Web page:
By Bill Landon
Mount Sinai faculty took to the court in front of a capacity crowd for a basketball fundraising game with the proceeds benefiting the Mount Sinai Booster Club. With the silent auctions, tee shirt sales, raffles and the half-time shooting contest, the Friday night event, which was the 15th for the school, raised $3,000, according to event co-chair Kim Vengilio.
Tipoff came shortly after 7 p.m., and pitted the Red team against the Blue team with district-wide bragging rights up for grabs.
In a game that featured two 25-minute halves, the Red team, consisting of high school staff, got to work early, breaking out to a 12-7 lead nine minutes in.
Assistant principal and starting center Matt Dyroff made his presence known down low as he showcased his rebounding prowess — dominating the boards most of the night.
Trailing by nine with 10 minutes left, the Blue team, made up of middle school and elementary school staff, shook off the cobwebs and started to find the rim, led in part by Michael Pappalardo, the Mount Sinai girls’ varsity head coach, as the point guard found the open player time and time again with his no-look passes.
Blue team shooter Tom Walker, referred to as “the doctor” throughout the game, performed much like famed Utah Jazz player Pete “Pistol Pete” Maravich, as he put on a 3-point shooting clinic with a brilliant long distance performance to trim the deficit to four points with seven minutes left in the half.
The Red team rallied, and began to stretch its legs in the closing minutes of the half, featuring its superior ball handling skills and several fast breaks, to surge ahead 39-28 at the break.
All of the students rushed the court for the shooting competition that took place at both ends of the floor. At a dollar a shot, those who found the net received five dollars in return. With the odds clearly stacked in favor of the house, Chris Caputo was first to cash in as the sophomore found nothing but net to lead the way. Seventh-grader Anabella Cole struck next as her shot found its mark, as did Ryan Wilson’s ball as the freshman swished his for the five-dollar payout.
The student-athletes began to find their range, turning the odds against the house when Nicolas Arciello, a sophomore, nailed his shot. From there, the tables turned.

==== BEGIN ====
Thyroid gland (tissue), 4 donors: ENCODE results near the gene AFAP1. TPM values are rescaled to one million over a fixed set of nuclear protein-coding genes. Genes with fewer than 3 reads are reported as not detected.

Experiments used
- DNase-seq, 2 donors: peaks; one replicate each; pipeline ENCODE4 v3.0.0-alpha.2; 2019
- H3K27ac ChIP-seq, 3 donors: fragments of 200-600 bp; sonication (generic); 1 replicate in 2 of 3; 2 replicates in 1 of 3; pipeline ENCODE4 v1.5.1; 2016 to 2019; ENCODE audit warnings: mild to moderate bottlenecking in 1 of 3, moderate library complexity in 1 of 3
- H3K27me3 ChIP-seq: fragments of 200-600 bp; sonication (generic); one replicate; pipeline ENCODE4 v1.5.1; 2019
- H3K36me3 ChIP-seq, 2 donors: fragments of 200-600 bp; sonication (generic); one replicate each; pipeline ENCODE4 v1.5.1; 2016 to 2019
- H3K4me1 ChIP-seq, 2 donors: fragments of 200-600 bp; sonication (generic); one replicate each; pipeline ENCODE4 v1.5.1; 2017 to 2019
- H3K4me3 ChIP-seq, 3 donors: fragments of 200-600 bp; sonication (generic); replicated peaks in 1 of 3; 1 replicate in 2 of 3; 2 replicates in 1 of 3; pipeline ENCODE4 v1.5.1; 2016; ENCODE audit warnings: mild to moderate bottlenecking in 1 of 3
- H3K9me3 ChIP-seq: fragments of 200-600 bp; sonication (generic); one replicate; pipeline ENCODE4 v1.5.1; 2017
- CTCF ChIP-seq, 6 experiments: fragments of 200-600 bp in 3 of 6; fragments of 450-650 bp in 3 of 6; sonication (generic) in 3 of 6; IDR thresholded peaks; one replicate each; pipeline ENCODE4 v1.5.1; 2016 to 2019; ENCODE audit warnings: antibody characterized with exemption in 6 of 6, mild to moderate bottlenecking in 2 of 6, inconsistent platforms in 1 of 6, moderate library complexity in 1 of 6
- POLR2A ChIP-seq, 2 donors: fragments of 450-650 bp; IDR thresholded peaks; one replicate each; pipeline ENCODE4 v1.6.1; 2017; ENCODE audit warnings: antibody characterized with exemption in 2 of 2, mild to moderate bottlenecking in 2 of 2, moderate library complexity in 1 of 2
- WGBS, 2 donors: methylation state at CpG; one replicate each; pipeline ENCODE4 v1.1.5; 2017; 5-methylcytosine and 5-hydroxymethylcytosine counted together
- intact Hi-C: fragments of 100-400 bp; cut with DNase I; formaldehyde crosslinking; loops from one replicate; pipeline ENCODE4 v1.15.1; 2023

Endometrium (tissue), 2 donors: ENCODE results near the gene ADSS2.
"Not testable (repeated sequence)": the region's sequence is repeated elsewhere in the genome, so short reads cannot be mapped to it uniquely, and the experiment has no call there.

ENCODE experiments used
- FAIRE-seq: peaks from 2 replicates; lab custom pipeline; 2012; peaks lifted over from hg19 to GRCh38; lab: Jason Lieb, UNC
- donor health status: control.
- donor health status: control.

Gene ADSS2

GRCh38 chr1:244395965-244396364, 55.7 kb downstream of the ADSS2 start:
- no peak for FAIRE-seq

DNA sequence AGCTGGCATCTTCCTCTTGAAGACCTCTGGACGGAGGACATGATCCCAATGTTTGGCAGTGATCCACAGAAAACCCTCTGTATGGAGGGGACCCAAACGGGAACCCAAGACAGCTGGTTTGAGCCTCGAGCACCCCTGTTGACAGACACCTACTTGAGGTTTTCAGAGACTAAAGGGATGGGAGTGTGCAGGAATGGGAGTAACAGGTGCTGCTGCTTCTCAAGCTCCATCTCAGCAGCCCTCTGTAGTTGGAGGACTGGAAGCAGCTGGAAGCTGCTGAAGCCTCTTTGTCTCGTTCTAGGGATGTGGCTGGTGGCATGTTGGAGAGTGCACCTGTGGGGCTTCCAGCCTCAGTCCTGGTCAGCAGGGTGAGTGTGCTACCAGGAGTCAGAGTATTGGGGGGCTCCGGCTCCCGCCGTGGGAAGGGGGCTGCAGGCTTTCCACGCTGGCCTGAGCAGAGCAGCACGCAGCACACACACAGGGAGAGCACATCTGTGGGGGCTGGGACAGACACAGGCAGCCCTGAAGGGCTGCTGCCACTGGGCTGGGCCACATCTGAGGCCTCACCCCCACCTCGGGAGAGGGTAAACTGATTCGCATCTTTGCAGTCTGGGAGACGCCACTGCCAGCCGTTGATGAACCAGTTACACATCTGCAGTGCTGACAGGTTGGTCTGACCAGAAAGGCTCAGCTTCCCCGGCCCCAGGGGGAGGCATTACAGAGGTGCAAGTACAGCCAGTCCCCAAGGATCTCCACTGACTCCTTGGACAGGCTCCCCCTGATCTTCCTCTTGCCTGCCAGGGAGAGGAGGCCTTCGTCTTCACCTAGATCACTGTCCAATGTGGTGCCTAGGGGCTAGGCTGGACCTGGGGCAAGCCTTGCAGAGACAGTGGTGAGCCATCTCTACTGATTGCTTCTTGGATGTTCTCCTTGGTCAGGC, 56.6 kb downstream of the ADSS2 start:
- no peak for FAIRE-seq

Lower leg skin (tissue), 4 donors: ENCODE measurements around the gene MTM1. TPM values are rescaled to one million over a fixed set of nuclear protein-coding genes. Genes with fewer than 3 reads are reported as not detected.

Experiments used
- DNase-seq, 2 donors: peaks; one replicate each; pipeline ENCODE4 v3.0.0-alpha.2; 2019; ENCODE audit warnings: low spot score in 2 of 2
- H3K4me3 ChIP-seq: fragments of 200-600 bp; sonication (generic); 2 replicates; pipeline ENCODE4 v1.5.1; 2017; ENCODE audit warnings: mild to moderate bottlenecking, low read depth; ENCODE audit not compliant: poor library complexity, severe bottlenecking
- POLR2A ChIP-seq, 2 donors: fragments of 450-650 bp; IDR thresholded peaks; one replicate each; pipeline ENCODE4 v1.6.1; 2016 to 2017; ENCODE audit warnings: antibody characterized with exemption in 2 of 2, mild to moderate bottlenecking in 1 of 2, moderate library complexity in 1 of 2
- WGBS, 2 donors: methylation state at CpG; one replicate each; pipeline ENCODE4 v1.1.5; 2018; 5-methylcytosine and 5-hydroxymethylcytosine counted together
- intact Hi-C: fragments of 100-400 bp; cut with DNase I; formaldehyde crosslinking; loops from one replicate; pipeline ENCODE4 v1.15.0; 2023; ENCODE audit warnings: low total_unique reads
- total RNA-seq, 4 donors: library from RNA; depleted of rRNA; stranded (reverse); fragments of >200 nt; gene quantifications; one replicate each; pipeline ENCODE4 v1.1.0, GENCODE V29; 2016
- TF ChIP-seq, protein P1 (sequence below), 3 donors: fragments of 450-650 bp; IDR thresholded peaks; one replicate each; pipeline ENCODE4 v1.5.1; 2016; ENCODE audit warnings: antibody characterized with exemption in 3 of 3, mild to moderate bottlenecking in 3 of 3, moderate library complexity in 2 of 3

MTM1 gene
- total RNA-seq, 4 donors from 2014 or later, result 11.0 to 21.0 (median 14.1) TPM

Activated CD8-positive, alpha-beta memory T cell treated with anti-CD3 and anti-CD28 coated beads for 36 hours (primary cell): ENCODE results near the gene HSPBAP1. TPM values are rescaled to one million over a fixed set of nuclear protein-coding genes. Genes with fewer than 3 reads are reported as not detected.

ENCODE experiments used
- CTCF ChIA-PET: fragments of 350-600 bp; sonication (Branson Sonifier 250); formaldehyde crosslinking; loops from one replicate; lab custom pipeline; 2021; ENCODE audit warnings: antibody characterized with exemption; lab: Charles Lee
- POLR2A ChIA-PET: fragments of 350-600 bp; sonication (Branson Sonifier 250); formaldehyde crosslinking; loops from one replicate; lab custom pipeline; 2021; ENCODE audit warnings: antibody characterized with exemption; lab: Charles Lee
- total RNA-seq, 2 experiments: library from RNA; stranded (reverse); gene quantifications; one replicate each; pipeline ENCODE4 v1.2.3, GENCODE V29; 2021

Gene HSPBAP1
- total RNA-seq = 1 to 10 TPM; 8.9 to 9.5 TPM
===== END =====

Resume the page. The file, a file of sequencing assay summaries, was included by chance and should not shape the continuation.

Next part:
Dyroff, who played college basketball at SUNY Potsdam, got the idea for the halftime shooting contest from when the cheerleaders of his alma mater took to the court to raise money.
“I said I’ll organize it — I put it out to the staff and opened it up to everyone, so we do it in two groups. Because there are so many little kids, we [decided to] move it up much closer,” Dyroff said. “The booster club donates so much back to our district so this is just a great event. Best Buddies is a program that we run here in the high school where our students work with disabled kids, so it’s nice to be able to give back to those who’ve given us so much.”
Both teams began to loosen up in the opening minutes of the second half, trading points along the way until the Red team caught fire — finding its 3-point game to break out to a 66-43 advantage with 14 minutes left.
“It’s been 15 years that we’ve been doing this and Matt Dyroff gets all of the faculty together,” Vengilio said. Dyroff has been putting the event together for all 15 years it has been going on in the district.
“Joann Satori, a board member of our booster club, organizes all the tee shirts the tickets and she handles the publicity,” Vengilio added. “The community just loves to come out and watch the faculty play.”
Mount Sinai student Amanda Didonato said she’s attended the event many times and said it’s great watching the faculty play.
To arrest the scoring, the Blue team had to lean on the Pistol, and the doctor delivered. Draining treys, Walker carried the load in the final minutes, to help his team draw within four points as time ticked off the clock. But it was too little too late, as the Red team, with an 84-81 win, accepted the championship trophy and, with it, bragging rights for another year.
“Every year the Mount Sinai crowd comes out and does an amazing job — the booster club, the coaches, the parents, the teachers, it’s just an amazing event for the community,” Pappalardo said. “Look at the crowd participation, the turn out, all the hand-made signs; this is a great community to live in, work in and be in.”